The Canadian Anti-Spam Legislation, CASL for short, went into effect on July 1, 2014. For those who are thirsting for more of the legal framework to ensure your business is protected we recommend consulting an attorney.
This law applies to those sending CEM (commercial electronic messages) to anyone in Canada and/or anyone opening email in Canada, even if you are a U.S. based business or organization. Here are six major points that every sender needs to be mindful of when sending email to Canadian residents and businesses:
- Consent (online mailing list opt-in, direct sign up sheet at an event) or Implied Consent* (a business relationship, customer who purchases online, professional organization members).
- As the sender, it’s your responsibility to keep a record of how and when you obtained consent from theaddresses you mail to.
- The use of a defaulted, pre-checked box on a website for the purposes of collecting addresses isnotCASL compliant. The choice to join a mailing list is up to the individual.
- Express Consent doesn’t expire and is considered valid unless/until the address holder opts out.
- As the sender, you must have consent from your recipients to mail to them. This can be either Express
- Implied consent expires after 2 years, so it would be wise to keep an accurate record of consent dates.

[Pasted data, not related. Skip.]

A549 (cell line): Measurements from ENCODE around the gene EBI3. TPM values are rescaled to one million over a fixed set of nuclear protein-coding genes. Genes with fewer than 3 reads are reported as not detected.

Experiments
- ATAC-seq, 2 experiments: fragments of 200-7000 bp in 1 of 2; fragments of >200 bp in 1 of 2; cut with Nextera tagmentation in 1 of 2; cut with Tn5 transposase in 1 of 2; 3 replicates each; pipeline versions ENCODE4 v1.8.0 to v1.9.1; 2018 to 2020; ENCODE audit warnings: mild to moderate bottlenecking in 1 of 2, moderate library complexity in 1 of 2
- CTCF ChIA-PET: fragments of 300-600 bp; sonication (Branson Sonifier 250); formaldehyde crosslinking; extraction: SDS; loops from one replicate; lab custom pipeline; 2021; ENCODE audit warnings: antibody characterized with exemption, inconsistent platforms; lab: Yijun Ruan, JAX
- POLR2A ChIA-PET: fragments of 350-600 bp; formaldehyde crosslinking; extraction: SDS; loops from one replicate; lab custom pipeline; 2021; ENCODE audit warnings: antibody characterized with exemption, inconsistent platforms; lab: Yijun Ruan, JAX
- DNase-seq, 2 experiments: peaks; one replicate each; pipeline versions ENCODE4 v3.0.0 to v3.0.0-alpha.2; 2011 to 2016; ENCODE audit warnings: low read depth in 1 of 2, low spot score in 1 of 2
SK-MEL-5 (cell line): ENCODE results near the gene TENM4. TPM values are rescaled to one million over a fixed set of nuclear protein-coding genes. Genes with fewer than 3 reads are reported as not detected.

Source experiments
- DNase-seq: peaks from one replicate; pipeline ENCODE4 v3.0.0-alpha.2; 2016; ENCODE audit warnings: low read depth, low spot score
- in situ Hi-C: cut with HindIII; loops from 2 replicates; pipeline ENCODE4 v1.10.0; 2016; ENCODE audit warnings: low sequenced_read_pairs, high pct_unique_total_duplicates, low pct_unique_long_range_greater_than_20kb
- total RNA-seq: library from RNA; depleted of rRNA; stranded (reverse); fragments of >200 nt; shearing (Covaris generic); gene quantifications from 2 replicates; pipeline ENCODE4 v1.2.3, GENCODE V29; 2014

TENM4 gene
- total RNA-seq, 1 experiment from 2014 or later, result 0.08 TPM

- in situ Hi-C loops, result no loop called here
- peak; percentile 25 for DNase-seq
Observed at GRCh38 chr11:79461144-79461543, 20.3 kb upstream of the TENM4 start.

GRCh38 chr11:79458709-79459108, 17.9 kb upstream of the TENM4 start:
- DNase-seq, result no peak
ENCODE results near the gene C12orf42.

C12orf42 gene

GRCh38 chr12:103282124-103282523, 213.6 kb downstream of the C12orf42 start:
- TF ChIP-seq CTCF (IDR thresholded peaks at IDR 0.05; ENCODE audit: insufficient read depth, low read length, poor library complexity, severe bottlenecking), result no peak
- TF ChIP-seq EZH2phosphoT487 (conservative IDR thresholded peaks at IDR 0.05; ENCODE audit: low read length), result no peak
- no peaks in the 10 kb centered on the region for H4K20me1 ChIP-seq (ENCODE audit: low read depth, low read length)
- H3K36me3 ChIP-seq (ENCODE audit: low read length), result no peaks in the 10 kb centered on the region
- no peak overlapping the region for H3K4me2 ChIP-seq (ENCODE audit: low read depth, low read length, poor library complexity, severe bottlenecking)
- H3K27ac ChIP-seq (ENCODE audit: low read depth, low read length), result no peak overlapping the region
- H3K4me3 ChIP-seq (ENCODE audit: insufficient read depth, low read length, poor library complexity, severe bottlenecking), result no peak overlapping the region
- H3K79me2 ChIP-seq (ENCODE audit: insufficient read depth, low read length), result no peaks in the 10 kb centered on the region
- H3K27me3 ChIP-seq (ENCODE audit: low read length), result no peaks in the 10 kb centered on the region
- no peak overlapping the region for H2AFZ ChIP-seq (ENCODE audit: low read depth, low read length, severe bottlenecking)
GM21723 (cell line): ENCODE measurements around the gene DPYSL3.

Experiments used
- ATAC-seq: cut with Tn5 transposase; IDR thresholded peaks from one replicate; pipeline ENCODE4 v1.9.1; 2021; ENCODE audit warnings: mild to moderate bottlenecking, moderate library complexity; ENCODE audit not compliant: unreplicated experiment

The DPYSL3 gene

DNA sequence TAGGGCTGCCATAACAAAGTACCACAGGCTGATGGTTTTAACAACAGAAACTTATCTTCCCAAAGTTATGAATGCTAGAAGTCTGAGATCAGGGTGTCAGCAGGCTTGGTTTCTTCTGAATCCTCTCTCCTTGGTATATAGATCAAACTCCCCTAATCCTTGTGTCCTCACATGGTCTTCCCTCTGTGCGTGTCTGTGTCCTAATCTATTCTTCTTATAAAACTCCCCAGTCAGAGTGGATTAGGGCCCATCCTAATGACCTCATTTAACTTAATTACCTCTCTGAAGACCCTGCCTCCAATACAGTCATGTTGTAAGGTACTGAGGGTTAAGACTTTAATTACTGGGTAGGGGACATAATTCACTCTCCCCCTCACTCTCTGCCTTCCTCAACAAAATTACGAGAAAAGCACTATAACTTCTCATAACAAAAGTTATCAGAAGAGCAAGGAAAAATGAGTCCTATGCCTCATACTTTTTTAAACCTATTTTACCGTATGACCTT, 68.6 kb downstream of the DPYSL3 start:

- All transactional email must containan opt-out link.
Senders will have an 18-month “grace period” duringwhich they can send to addresses on their mailing lists, which would fall under “Implied Consent”. Those addresses can become “Express Consent”if they join the sender’s mailing list via some type of online subscription process. If the address doesn’t opt in within the 18 months, the sender must stop sending to that address and retire it from their list.
If, within the 18 month grace period, the sender sells a product or service to someone already on their list the opt in clock will restart to for that particular address within that particular list.
Please note that CASL does include a private right of action provision. This means that individual recipients can sue vendors for violations. Again, if you have specific legal questions we recommend escalating to a legal professional. To learn more about all things CASL, please check out a few insightful links below.